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SITA Incinerator - call for donations

CSWN (Cornwall Sustainable Waste Network) are asking all food producers, processors and the tourist trade in Cornwall generally for donations to fight the SITA incinerator plan on their behalf.

We need several thousand pounds for legal representation and for various tests required as evidence, which are very expensive i.e. up to £600 a test. CSWN are the only people fighting for the food companies in the case.

If this incinerator is built these companies may very soon not have a business to advertise. For example the milk industry, both Milk Link and Dairy Crest have told me that if this incinerator is built, then they will have to test all the milk on a very regular basis in case of Dioxin contamination, if found, and it reaches a certain level then all these business will be out of business.

Other food producers are likelyto be similarly affected and tourism may well suffer serious consequences.

Please donate generously, we would suggest £100 for a small business and £1000 for larger companies. Thank you very much.

Please find attached the technical 'Proof of Evidence' prepared by CSWN.

Best regards

Elizabeth
E.Hawken [e.hawken@btinternet.com]
Miss Elizabeth Hawken
Chairman of CSWN

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STATEMENT OF CORNWALL SUSTAINABLE WASTE NETWORK

CORNWALL SUSTAINABLE WASTE NETWORK

Proof of Evidence of CSWN
By Miss Elizabeth Hawken Chairman of CSWN

Rule 6

On behalf of CSWN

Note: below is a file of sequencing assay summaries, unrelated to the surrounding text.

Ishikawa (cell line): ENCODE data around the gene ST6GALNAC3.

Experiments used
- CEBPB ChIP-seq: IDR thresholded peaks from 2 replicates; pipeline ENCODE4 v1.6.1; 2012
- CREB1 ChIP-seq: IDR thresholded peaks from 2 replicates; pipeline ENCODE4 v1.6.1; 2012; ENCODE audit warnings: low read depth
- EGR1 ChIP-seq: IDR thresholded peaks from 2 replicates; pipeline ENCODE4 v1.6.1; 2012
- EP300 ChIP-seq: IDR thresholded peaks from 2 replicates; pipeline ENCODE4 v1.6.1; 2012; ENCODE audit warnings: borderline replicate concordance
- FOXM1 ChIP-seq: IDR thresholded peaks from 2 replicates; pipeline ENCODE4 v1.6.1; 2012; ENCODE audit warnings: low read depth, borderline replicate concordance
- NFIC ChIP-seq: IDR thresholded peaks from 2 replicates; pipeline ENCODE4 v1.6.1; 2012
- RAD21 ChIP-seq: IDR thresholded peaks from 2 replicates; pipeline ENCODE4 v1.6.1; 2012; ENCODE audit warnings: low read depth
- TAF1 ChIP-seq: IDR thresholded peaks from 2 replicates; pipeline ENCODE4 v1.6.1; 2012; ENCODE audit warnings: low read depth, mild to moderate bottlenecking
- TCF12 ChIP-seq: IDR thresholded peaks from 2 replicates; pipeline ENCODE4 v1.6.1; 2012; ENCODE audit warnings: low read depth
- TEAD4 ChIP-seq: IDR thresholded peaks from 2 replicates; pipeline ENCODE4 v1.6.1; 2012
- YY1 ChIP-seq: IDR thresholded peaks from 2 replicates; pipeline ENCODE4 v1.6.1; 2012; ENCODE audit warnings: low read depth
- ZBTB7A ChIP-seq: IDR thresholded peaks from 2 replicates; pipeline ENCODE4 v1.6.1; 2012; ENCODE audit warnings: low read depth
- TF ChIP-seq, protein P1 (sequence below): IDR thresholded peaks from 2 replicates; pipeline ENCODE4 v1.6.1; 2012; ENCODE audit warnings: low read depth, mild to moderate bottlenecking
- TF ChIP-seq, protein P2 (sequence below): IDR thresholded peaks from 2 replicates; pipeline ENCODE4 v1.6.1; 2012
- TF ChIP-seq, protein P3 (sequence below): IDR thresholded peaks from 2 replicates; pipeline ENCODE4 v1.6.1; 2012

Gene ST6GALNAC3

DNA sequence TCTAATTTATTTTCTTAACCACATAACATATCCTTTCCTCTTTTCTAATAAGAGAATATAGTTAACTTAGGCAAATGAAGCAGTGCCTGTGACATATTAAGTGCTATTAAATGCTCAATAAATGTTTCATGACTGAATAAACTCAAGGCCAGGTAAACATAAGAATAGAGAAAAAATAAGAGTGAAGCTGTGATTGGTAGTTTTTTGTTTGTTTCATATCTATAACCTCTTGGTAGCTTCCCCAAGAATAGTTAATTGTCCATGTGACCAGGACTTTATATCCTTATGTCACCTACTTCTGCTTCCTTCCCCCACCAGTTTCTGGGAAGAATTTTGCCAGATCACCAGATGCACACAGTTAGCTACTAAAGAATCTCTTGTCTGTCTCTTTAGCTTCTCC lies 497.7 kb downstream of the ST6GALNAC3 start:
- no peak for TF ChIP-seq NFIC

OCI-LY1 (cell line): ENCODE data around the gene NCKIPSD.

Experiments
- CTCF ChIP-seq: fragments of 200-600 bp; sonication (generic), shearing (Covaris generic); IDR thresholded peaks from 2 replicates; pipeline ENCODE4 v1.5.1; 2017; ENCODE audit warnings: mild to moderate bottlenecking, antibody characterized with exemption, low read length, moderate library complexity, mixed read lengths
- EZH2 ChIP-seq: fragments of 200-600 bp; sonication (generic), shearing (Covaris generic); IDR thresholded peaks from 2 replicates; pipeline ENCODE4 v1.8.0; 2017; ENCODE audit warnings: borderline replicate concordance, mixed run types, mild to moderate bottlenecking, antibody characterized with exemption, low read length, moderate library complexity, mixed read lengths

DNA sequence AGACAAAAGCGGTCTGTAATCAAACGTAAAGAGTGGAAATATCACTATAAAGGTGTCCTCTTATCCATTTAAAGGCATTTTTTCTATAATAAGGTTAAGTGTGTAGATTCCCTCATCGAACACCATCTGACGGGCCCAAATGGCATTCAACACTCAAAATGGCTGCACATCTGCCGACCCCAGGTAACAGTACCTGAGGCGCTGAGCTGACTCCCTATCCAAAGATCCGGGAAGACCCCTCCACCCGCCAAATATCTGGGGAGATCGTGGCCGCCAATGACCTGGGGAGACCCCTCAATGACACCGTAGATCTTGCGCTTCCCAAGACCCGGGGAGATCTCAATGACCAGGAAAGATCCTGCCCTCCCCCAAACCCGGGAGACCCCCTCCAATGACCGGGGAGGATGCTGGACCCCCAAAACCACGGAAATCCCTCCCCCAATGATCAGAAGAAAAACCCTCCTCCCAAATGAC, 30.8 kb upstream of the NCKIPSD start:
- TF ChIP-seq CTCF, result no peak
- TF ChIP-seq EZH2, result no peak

Public inquiry Appeal into

APP/D0840/A/09/2113075

Land at Rostowrack Farm, St. Dennis, St Austell,
Cornwall PL26 8DX

STATEMENT OF CORNWALL SUSTAINABLE WASTE NETWORK

Contents

1 Summary
2 Introduction of main case from CSWN
2.4 E.U. Directive 2008/98/EC
3 Public enquiry 2002
4 Planning application 2008
5 Waste Strategy for England 2007.
6 PPS 1, 10, 11,
7 Regional Spatial Strategy for South West England
8 PPS 22,
9 PPS 23
10 British Society of Ecological Medicine
11 Suitability of a waste incinerator in central Cornwall
11.1 The food industry
12 Population of Cornwall
13 Joint waste panel

STATEMENT OF CORNWALL SUSTAINABLE WASTE NETWORK

Summary

1 Cornwall Sustainable Waste Network (CSWN) is a county wide organisation whose
membership is open to any individual or organisation that supports the objectives of
Waste minimization and the correct handling and disposal of that waste.

1.1 The members of CSWN have qualifications in a variety of areas. From Engineering, Farming, law, to myself a member of the Royal Society of Health. I am born and bred Cornish. Like many other people I left the Duchy, married, had many years connected with the oil industry world wide, and fully understand the thinking of large companies. I studied at college gained qualifications, for the Royal Society of Health and food management, divorced, came home again. I came back home thirty odd years ago. I ran my own food business, farm and delicatessen for quite a few years, and have been a manager in the tourist industry. I have been studying the consequences of dioxin contamination for twenty five years or more, with qualified colleagues around the planet.
CSWN is also connected to GAIA, UKWIN, and other similar organisations world wide.